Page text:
Skip to main content

N.C. 288 will remain dead and buried

Swain County's Road to Nowhere will, indeed, continue to go nowhere.

Last Saturday, Swain County officials signed an agreement with the Department of the Interior to officially cancel the North Shore Road, proposed for nearly 70 years to replace a section of N.C. 288 that was submerged by the Tennessee Valley Authority during the construction of Fontana Lake in the early 1940s. The status of the road has been a hot topic in Swain County for decades, with proponents arguing that the federal government should keep its promise, allowing road access to old cemeteries on the north shore of Fontana Lake and giving the county a scenic route to rival the Blue Ridge Parkway and Cherohala Skyway, potentially benefitting tourism. Opponents felt that the road would ruin the rustic character of the Great Smoky Mountains National Park, which extends as far south as the lake, and that Swain County, one of North Carolina's poorest, would benefit from a significant cash settlement that could provide the county with a windfall on the order of several times its annual budget.

The agreement states that the county will receive $52 million over the next ten years, contingent on approval by Congress. Nearly a quarter of that money, $12.8 million, will be appropriated to the county this year, and the rest will be included in federal budgets for the next ten years. President Obama's 2011 budget includes a $4 million payment to the county.

As part of the settlement, Swain County commissioners will only have full control over the interest generated by the settlement. The principal will be unavailable for spending unless its use is approved by a 2/3 majority of Swain County voters.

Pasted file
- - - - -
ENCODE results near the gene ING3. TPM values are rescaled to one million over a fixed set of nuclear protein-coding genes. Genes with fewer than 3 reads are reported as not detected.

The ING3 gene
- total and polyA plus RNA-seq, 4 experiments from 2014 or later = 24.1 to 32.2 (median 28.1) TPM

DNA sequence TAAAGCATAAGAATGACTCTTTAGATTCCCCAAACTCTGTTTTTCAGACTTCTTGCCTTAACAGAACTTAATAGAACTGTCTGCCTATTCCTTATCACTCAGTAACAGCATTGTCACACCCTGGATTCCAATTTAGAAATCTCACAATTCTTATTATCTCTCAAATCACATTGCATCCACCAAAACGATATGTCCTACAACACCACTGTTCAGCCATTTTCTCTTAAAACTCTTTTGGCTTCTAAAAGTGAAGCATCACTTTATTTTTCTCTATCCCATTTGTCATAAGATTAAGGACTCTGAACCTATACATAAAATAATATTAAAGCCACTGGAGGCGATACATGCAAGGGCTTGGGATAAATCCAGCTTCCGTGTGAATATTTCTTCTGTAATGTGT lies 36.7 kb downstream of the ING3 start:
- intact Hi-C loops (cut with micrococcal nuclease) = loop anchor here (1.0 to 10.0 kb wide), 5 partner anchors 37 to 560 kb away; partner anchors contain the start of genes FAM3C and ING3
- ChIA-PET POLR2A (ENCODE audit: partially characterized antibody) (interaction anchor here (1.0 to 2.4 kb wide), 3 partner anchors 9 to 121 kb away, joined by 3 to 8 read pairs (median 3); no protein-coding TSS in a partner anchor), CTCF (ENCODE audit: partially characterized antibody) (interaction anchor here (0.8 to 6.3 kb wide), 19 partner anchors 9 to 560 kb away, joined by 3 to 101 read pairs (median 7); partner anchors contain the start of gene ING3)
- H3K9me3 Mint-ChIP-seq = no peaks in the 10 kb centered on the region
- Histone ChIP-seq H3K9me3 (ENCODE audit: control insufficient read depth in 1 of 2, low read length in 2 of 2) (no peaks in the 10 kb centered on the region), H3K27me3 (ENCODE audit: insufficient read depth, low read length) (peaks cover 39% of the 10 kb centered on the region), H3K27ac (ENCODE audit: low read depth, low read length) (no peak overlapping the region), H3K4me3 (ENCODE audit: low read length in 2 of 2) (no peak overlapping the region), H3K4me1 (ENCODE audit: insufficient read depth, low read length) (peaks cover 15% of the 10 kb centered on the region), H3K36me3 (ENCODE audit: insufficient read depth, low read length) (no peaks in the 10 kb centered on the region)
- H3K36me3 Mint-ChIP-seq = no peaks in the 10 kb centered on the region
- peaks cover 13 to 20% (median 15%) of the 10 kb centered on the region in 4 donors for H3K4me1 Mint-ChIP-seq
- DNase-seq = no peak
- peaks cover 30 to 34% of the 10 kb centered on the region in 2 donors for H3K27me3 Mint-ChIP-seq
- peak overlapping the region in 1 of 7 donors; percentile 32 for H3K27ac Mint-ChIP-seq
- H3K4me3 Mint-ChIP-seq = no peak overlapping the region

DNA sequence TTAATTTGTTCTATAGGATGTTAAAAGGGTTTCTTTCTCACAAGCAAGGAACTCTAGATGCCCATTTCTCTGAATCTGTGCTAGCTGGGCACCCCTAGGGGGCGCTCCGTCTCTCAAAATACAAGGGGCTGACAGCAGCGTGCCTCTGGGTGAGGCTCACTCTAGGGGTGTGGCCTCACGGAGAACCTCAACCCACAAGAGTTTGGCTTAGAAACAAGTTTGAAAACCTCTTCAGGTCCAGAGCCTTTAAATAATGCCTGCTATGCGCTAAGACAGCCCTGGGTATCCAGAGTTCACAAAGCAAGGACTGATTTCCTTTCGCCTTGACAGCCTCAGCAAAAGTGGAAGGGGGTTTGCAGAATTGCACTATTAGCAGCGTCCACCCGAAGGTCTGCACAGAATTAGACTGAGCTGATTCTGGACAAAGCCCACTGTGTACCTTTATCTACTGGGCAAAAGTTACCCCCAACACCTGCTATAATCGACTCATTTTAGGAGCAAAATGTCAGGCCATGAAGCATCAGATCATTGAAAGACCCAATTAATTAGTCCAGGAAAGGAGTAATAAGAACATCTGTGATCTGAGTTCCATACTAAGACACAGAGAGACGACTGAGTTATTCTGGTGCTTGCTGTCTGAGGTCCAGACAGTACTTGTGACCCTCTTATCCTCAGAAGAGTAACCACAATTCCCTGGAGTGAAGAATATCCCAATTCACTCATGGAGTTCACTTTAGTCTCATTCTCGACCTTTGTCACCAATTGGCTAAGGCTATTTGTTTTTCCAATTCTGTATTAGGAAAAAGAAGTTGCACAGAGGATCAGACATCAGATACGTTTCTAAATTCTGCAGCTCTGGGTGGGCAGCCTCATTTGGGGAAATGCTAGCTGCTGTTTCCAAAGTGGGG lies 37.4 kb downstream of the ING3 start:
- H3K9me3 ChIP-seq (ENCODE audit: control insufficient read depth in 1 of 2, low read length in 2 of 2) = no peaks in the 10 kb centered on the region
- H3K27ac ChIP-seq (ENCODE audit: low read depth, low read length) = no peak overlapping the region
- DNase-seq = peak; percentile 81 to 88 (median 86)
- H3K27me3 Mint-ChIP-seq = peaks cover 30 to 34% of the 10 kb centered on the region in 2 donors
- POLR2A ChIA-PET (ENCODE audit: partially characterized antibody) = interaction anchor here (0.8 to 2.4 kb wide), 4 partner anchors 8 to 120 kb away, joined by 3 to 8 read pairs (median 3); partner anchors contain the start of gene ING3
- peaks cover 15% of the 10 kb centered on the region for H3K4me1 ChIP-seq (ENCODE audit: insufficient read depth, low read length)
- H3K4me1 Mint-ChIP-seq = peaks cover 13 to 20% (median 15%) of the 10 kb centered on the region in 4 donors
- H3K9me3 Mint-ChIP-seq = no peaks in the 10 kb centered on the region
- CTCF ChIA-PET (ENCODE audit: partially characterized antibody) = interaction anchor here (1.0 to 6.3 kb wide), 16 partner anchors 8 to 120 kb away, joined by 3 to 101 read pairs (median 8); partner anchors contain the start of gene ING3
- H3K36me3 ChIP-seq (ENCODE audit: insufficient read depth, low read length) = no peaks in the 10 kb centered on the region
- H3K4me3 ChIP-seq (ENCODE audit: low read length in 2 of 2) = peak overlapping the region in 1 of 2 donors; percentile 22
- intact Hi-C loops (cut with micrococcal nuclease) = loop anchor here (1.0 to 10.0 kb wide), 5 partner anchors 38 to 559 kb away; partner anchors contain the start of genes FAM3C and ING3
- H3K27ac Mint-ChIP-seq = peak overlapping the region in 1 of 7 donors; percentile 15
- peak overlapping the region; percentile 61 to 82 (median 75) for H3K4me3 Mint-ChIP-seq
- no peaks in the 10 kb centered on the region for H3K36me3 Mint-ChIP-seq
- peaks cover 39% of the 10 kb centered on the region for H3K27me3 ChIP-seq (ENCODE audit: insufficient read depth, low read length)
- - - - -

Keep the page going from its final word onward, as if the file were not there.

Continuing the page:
Commentary: For one of the poorest counties in North Carolina, this settlement is manna from heaven. Swain County is hamstrung by its location, since over half of the county is part of GSMNP, the Nantahala National Forest or the Cherokee Indian Reservation, all of which are federal lands that do not pay property taxes to the county. As a result, the county has suffered for decades with service cuts, undercompensated employees and some of the worst-performing schools in North Carolina.

Estimates were that finishing the North Shore Road would cost upwards of $600 million, clearly a significant sum given the current haggling over the deficit. By settling with the county, the government saves millions of dollars.

However, it's a shame for the families, some of whom have lived in western North Carolina for generations, who are still beholden to the National Park Service ferries to visit the gravesites of their ancestors. Perhaps, as an olive branch to these families, the NPS should consider increasing the frequency of ferry service, maybe to an on-demand system, to allow the families access to the cemeteries more frequently.

From a road-access perspective, N.C. 288's potential usefulness certainly isn't to the level that would justify spending hundreds of millions of dollars for its construction. In recent years, parts of N.C. 28 on the other side of Fontana Lake has been widened to accommodate the eventual U.S. 19/74 bypass of the Nantahala Gorge, and as a result all but 13 miles of the Bryson City-to-Fontana Dam route is now a divided four-lane highway. The N.C. 28 route adds about four miles to the trip as compared to a potential N.C. 288 route, but it is much safer and has the advantage of being fully built.

If nothing else, it at least gives folks a reason to go to Bryson City, to see the completed portion of the North Shore Road and wonder what might have been.

Links: